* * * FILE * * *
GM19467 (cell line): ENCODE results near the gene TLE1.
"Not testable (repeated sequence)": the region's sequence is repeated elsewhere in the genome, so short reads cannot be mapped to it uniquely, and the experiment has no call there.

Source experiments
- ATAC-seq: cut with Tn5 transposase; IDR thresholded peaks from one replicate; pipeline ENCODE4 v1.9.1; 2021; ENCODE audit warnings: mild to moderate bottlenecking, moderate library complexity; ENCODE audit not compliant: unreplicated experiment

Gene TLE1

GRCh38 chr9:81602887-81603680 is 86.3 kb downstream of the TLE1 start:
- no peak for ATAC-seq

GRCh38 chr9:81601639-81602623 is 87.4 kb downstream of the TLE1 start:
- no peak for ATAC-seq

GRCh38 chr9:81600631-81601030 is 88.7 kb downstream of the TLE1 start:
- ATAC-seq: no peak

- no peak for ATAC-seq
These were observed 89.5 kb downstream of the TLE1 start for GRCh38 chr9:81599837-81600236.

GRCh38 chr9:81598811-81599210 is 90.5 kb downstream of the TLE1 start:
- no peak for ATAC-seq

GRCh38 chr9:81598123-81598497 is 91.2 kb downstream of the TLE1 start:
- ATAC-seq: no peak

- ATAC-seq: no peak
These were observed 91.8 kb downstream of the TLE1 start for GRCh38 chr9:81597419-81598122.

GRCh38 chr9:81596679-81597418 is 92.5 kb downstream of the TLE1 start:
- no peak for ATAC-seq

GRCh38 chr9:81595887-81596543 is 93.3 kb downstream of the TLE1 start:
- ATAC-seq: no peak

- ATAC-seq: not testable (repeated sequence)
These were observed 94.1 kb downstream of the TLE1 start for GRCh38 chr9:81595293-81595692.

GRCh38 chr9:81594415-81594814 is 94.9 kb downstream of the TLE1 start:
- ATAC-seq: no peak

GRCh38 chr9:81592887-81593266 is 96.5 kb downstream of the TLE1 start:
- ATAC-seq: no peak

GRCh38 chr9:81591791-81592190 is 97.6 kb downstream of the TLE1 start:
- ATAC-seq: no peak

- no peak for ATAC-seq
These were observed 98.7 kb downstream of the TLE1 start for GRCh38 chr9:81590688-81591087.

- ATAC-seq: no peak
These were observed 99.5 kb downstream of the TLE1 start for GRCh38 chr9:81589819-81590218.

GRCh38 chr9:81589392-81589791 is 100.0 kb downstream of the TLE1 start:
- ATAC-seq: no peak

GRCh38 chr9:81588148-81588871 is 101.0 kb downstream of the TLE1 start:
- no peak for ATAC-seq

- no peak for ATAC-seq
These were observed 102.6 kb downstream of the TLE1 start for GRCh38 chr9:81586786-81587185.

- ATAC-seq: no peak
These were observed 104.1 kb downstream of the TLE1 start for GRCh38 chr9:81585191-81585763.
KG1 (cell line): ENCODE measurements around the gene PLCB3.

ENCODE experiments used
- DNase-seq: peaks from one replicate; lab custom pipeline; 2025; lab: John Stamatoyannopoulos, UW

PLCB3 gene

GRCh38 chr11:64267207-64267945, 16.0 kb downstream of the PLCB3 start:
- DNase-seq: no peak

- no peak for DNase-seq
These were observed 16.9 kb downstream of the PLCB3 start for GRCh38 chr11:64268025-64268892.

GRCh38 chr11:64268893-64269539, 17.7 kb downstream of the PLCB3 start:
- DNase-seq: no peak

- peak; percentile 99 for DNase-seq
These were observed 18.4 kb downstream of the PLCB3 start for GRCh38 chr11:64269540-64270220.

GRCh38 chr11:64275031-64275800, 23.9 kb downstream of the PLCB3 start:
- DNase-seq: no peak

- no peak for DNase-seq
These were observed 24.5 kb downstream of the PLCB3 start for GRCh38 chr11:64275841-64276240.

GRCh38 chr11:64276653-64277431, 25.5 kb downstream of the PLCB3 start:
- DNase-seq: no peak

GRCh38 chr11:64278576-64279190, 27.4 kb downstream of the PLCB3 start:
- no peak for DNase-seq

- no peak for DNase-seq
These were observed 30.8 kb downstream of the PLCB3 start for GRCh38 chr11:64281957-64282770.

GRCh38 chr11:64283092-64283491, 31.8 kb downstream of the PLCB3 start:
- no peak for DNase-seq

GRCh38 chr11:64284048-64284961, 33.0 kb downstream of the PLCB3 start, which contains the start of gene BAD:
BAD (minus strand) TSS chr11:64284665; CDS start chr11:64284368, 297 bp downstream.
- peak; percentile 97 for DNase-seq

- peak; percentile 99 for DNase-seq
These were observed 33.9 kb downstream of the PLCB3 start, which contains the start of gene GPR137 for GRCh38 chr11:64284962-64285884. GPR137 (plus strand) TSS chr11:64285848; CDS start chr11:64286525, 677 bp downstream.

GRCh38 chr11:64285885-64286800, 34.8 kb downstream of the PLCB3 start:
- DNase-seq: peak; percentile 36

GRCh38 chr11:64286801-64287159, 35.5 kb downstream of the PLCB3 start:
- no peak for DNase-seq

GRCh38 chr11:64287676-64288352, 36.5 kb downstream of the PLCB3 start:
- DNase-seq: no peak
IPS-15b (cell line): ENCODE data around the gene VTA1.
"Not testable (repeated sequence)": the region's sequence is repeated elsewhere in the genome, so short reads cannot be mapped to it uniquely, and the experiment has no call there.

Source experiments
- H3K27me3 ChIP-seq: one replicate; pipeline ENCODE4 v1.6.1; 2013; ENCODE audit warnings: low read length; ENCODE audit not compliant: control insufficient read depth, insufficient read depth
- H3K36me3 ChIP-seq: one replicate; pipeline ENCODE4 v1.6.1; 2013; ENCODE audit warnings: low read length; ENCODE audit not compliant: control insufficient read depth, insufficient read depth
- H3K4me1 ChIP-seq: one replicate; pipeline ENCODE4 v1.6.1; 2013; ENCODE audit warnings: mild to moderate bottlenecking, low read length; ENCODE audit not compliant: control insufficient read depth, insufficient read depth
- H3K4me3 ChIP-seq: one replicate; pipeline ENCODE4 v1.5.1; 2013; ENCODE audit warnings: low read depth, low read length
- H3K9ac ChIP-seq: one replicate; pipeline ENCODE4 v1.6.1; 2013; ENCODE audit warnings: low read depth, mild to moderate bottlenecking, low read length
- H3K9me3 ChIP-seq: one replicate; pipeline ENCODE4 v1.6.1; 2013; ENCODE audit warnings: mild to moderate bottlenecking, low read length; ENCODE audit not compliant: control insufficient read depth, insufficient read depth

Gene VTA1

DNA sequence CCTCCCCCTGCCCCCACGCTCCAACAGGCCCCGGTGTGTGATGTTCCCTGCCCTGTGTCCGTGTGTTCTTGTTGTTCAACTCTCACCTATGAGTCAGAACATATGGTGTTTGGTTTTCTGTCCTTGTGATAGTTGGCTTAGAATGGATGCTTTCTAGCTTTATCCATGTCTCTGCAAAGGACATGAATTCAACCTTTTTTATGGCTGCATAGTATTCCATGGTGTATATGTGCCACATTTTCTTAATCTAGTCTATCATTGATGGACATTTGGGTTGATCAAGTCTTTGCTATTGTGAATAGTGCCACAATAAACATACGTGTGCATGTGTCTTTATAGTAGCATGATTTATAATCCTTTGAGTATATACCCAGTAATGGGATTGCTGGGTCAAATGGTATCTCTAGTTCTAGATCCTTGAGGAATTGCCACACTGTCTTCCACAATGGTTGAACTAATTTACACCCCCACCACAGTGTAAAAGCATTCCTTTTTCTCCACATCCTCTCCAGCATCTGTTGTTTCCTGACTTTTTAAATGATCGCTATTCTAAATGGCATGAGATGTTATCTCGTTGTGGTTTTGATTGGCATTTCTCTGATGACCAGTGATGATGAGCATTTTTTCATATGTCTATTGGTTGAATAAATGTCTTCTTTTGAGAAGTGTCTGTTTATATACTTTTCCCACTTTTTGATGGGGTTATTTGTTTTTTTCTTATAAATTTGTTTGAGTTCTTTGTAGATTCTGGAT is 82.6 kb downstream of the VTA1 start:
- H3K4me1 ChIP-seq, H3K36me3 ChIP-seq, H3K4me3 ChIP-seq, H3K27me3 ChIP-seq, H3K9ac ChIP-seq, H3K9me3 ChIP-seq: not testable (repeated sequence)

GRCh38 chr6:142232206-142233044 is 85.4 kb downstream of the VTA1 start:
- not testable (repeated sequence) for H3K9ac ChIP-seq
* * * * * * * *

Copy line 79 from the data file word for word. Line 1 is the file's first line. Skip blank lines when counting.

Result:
IPS-15b (cell line): ENCODE data around the gene VTA1.